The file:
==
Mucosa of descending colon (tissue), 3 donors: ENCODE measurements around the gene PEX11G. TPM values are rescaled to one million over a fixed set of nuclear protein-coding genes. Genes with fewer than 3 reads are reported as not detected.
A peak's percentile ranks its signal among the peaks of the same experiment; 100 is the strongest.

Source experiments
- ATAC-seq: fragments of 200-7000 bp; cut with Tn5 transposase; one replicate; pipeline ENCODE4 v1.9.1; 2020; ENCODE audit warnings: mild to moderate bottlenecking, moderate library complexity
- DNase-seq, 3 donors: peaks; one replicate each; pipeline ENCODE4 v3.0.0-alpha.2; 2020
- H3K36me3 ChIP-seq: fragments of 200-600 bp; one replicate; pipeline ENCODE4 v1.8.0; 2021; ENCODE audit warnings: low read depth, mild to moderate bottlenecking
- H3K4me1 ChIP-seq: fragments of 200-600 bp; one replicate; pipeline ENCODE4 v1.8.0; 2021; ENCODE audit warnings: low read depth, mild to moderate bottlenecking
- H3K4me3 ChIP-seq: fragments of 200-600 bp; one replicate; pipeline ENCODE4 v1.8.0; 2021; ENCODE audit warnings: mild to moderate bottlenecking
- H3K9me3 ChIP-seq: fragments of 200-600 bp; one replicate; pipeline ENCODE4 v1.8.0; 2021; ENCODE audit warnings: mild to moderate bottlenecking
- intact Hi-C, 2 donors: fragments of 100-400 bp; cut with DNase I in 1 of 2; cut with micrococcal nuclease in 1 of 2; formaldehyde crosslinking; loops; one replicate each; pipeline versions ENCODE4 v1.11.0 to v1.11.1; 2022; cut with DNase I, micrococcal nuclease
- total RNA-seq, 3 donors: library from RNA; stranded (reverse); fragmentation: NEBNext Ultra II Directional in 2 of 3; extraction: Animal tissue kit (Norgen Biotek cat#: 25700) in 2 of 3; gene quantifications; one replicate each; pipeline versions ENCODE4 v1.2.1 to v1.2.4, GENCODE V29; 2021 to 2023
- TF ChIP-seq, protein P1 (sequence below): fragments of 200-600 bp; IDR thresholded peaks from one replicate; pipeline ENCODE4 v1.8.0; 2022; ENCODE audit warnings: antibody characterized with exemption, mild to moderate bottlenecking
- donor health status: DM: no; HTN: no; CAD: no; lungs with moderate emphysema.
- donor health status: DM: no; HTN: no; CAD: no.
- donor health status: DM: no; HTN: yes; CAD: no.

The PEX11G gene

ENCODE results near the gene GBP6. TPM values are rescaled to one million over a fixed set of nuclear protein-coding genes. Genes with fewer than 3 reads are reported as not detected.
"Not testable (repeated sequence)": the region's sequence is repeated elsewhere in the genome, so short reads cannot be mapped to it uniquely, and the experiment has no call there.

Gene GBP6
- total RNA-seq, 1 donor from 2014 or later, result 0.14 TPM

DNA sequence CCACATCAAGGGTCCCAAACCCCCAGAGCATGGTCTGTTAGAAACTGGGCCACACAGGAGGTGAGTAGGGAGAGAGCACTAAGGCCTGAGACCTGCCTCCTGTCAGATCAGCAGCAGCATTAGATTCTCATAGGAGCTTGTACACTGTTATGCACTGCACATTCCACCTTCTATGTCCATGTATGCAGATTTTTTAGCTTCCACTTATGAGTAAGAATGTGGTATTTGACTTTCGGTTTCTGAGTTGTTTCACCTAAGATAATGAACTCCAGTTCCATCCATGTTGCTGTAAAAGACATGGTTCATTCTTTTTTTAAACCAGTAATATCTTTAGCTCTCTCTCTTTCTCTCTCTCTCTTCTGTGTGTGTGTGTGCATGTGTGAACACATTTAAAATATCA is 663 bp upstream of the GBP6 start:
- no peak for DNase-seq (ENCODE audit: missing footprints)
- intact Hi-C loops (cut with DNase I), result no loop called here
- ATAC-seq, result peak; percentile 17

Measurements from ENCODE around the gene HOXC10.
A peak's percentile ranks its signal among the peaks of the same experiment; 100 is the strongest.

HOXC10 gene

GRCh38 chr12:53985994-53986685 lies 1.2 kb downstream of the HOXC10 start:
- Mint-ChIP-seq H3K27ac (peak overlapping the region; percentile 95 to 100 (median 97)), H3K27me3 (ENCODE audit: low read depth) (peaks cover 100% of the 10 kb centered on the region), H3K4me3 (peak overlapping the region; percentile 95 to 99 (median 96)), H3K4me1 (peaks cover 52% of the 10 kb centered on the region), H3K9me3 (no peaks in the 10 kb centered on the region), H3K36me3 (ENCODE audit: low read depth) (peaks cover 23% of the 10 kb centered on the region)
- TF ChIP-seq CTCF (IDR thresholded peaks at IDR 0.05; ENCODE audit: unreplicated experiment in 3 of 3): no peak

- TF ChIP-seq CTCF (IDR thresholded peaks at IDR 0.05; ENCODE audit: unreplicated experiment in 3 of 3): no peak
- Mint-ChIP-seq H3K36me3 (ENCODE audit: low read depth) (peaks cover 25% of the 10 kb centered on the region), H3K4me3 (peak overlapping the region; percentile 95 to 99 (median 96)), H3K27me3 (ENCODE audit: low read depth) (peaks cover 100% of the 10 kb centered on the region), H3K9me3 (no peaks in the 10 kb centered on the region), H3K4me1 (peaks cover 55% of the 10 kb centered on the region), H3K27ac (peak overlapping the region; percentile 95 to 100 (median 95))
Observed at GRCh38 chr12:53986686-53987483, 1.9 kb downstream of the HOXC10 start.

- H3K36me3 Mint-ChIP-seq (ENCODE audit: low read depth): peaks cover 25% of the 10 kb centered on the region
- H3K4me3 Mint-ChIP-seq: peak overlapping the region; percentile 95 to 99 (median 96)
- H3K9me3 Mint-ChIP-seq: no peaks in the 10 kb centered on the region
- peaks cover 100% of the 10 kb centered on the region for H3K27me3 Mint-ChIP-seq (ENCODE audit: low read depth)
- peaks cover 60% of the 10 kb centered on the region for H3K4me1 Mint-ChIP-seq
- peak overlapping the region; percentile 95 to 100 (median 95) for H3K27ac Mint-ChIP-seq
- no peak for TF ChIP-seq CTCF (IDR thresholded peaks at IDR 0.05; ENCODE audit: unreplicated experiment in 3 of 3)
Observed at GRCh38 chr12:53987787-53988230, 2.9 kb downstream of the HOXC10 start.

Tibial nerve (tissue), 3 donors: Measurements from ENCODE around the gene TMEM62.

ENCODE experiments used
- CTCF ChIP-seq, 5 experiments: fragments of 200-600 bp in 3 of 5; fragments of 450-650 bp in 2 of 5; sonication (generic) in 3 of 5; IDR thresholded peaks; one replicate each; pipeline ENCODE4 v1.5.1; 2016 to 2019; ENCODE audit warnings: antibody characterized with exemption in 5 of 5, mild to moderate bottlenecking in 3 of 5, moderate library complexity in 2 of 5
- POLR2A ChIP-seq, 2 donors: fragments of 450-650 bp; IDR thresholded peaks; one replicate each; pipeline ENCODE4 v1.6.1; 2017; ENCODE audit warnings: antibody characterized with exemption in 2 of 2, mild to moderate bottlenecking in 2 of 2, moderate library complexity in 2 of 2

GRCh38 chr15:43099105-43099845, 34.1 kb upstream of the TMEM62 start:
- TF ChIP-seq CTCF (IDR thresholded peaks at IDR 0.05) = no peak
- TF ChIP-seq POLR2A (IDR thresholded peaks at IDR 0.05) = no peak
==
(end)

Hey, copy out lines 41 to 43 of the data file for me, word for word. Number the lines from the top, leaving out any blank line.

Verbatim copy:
Observed at GRCh38 chr12:53987787-53988230, 2.9 kb downstream of the HOXC10 start.

Tibial nerve (tissue), 3 donors: Measurements from ENCODE around the gene TMEM62.

ENCODE experiments used